And with that final adieu, the village idiot exited train right leaving me, looking like a moron in front of all the other readers. I crossed verbal swords with a commuter-talker and failed (I secretly hoped he was a brilliant actor trying out a character). I tried to burry my face in my book but could not concentrate for the remaining two stops, knowing that everyone was casting a pitiful glance at me from above the covers of their own books.
That night, I brought this incident up at my book group. Throughout the day I had actually been thinking a lot about what that guy had said. In a weird sort of way I suppose he was trying to be profound, a la Rain Man maybe. But I decided he was absolutely wrong about all people in the past being crazy. Never mind that that sort of statement doesn’t really apply to any age of human existence. There have of course been violent, or mad or brilliant people at any point in time. Thankfully there has always been goodness and peace to balance things out. Themes of good versus evil, light and dark are a part of us, our stories.
A blog is not really the place to explore this theme at length. However, it is worth addressing this idea in that historical fiction often does focus on people whose brutal or violent deeds are highlighted rather than whether they were good to say, their lovers, their children or their mothers and fathers. Could it be that the ‘craziness’ of the big historical hitters (Alexander, Caesar, Attila etc.) only serve to highlight the plight and the human goodness of our fictional characters about whom the real core of the stories is about?
It should be said however, the modern age does NOT have a monopoly on goodness. One has only to look at the local, national or international news on a given day to see that. In the ancient and medieval worlds, literary works (fictional or not) served to enlighten and teach the populace, to help mortals rise to greatness. Teaching texts such as the Mabinogi served to raise princes who could rule wisely and justly so that they could serve their kingship, their people well. How many prime ministers or presidents do we wish had such devoted training in ideals and morals?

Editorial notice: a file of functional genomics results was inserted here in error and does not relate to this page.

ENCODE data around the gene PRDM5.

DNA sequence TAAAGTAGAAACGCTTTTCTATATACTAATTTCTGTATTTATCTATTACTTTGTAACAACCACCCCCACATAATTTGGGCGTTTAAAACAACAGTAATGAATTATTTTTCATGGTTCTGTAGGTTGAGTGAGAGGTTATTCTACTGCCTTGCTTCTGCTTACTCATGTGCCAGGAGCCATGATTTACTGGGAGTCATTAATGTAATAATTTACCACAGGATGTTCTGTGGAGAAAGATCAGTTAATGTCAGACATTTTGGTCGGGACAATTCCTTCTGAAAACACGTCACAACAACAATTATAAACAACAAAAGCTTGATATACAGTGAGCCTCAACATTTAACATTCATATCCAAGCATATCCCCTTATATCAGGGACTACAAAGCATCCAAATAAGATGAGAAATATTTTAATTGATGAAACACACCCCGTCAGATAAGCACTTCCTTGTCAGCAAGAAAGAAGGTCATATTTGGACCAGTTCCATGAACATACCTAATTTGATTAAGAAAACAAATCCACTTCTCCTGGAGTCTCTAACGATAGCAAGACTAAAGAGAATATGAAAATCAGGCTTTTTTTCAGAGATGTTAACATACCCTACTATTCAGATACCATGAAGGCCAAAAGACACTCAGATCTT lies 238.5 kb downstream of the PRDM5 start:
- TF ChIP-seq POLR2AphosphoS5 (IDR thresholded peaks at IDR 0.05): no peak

One example of a past culture that stands out to me is the culture of courtly love that began some time in the 12th century at the court of Eleanor or Aquitaine and gave rise to many of the popular Arthurian tales we know today, and which are still relevant. These tales explore the virtues of not only romantic love but also of courtesy, kindness toward women and fellow man, honour in deeds and all those wonderful things that some folks are quick to label as clichés today because they find such behaviour, such ideals too difficult to understand or carry out. What I’m saying is, that an age that could idealize such thoughts can not be so full of evil and void of goodness, just as a golden age that gave rise to theatre, to marble temples and law codes is not completely wicked. Not all creations are made to bring about death and destruction.
As I see it, the art of historical fiction reconciles the past and the present ages, exposing readers not only to past evils but also to past goodness. It teaches us important values and ideals by contrasting them with the wickedness of those that have gone before. As a result, the heroes of the past (fictional or historical) are raised up as shining examples to which it would do us all no end of good to aspire.
Manuscript page from the Duc de Berry's
Book of Hours - c. 1410